Rosacea: symptoms, causes, and prevention

Dr. Amina Bougrine, Dermatologist, Medisys Montreal

rosacea symptoms

Did you know that nearly 3.6 million Canadians suffer from rosacea? Rosacea is a common condition in both men and women and is often under-diagnosed. This chronic inflammatory dermatitis causes significant discomfort for those who suffer from it, and is commonly mistakenly associated with alcoholism. People who suffer from rosacea are impacted both physically and emotionally; nearly 75% of people who have rosacea report that this condition has a negative impact on their self-esteem and on their careers.


The first signs of rosacea often appear in adulthood, typically between the ages of 30 and 50. At first, the symptoms may be intermittent, with periodic redness and a burning sensation in the face. Over time, the redness becomes more permanent and dryness of the skin typically follows. There are four subtypes of rosacea, the severity of which may be variable: (1) erythemato-telangiectatic rosacea (often called “couperose”) which is characterized by permanent redness and dilated blood vessels; (2) papulo-pustular rosacea (or acne rosacea) characterized by lesions similar to acne; (3) phymatous rosacea, a rare form of rosacea characterized by thickening of the skin; and (4) ocular rosacea, which involves the eyelids and/or conjunctiva, typically causing burning and itchy eyes, and is often accompanied by rosacea of the skin.


The origins and causes of rosacea are only partially understood; rosacea is a complex disease and active subject of scientific research. Rosacea is not caused by alcoholism – a common and unfair misconception. Alcohol is, however, one of many triggers that can prompt or aggravate rosacea flareups in some patients (other triggers being sunlight, heat, and environmental stress, for example). We now know that rosacea is caused, in part, by a genetic predisposition. This genetic predisposition can lead to a defective skin barrier and a complex inflammatory cascade involving several naturally occurring skin microorganisms. The origins and causes of rosacea are only partially understood; rosacea is a complex disease and active subject of scientific research. Rosacea is not caused by alcoholism – a common and unfair misconception.


There is no cure for rosacea; however, fortunately there are several effective measures for both rosacea prevention and treatment. If you have rosacea, dermatologists recommend gentle skin care with an emphasis on year-round sun protection and voidance of possible triggers such as stress, exposure to extremes of temperature (hot or cold), prolonged sun exposure, spicy foods, coffee, alcoholic beverages, and very hot drinks. The impact of these lifestyle factors on rosacea vary from person to person. Many topical cosmetic products are available over the counter that aid in rosacea management. Mild, fragrance-free, alcohol-free, skin products are recommended for rosacea sufferers and products with abrasive or skin-irritating ingredients should be avoided. “It is important to keep the skin well moisturized, especially during the winter,” says Dr. Amina Bougrine, a leading dermatologist based out of the Medisys preventive health clinic in Montreal. Since sun exposure can worsen the symptoms of rosacea, it is recommended that rosacea sufferers use a broad spectrum sunscreen with an SPF of 30 or more on a daily basis. “For those suffering from rosacea, it’s important to stay cool when it’s hot outside. In extreme weather conditions, I recommend keeping the face covered and protecting the skin with a good moisturizer,” continues Dr. Bougrine. Stress management and a healthy,  balanced diet also play a role in preventing rosacea flare-ups.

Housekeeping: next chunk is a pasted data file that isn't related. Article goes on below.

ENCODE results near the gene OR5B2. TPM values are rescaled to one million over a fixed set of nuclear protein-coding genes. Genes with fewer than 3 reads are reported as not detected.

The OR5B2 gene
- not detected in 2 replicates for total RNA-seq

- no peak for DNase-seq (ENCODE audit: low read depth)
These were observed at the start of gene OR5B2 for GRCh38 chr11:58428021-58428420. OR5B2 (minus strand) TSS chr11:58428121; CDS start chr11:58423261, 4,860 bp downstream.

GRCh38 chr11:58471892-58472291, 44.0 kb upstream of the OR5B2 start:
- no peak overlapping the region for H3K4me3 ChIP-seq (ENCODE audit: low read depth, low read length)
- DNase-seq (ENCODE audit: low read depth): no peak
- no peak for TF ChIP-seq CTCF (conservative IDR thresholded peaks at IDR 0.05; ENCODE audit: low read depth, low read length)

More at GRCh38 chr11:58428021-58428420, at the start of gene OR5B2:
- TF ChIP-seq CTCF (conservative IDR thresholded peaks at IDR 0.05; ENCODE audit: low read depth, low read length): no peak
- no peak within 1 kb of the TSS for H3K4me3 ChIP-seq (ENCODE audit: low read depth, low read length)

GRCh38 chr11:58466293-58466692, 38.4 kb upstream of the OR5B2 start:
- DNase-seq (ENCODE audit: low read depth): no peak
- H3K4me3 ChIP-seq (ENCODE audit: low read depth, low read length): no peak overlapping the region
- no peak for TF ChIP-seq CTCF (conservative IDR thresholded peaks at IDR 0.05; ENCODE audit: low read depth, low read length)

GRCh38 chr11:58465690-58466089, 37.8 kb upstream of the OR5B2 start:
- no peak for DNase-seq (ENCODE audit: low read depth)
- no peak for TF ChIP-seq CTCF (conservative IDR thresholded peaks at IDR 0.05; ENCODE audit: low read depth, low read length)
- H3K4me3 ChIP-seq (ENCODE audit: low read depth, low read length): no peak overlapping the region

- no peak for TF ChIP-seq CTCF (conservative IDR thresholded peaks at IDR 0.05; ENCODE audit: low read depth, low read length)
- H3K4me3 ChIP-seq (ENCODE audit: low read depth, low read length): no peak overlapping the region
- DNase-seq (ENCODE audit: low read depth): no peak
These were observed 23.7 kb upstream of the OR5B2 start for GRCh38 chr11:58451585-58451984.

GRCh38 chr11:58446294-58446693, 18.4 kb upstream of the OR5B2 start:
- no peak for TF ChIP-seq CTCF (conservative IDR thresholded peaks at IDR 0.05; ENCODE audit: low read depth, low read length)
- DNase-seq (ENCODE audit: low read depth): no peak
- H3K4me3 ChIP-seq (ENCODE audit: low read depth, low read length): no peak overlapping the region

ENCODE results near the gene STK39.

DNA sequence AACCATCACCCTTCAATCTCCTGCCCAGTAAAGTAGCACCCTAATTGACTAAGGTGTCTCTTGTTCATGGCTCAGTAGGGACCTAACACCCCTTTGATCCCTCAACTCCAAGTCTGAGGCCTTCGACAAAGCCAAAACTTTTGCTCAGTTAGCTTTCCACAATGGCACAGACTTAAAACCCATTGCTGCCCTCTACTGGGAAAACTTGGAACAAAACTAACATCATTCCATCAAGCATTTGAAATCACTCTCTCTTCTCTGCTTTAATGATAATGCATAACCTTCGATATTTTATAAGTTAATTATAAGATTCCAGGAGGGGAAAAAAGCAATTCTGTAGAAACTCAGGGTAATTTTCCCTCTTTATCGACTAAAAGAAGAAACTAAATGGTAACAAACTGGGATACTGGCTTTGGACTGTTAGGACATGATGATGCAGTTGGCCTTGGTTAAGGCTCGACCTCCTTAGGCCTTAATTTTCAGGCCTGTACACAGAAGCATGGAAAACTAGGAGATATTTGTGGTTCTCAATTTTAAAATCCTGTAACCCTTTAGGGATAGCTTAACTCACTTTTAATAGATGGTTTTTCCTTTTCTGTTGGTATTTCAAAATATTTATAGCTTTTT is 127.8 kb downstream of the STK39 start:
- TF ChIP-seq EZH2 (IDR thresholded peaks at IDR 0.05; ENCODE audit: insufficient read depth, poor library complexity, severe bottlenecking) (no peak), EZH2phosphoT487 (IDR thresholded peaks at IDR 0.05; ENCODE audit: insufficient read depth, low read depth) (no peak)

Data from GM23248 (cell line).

There are also several effective medical treatments for rosacea including 1) topical treatments (ivermectin, metronidazole, azelaic acid, and brimonidine), 2) oral treatments (antibiotics of the tetracycline family, isotretinoin), and 3) laser therapies. Consult a dermatologist for proper diagnosis and treatment of any skin condition, including rosacea.

• Asai Y, et al. Canadian Clinical Practice Guidelines for Rosacea. Journal of Cutaneous Medicine and Surgery. 2016;20(5):432-45.
• Canadian Dermatology Association. (2016). Rosacea: Living with Rosacea,!/skin-hair-nails/skin/rosacea/living-with-rosacea/. Accessed October 16, 2016.



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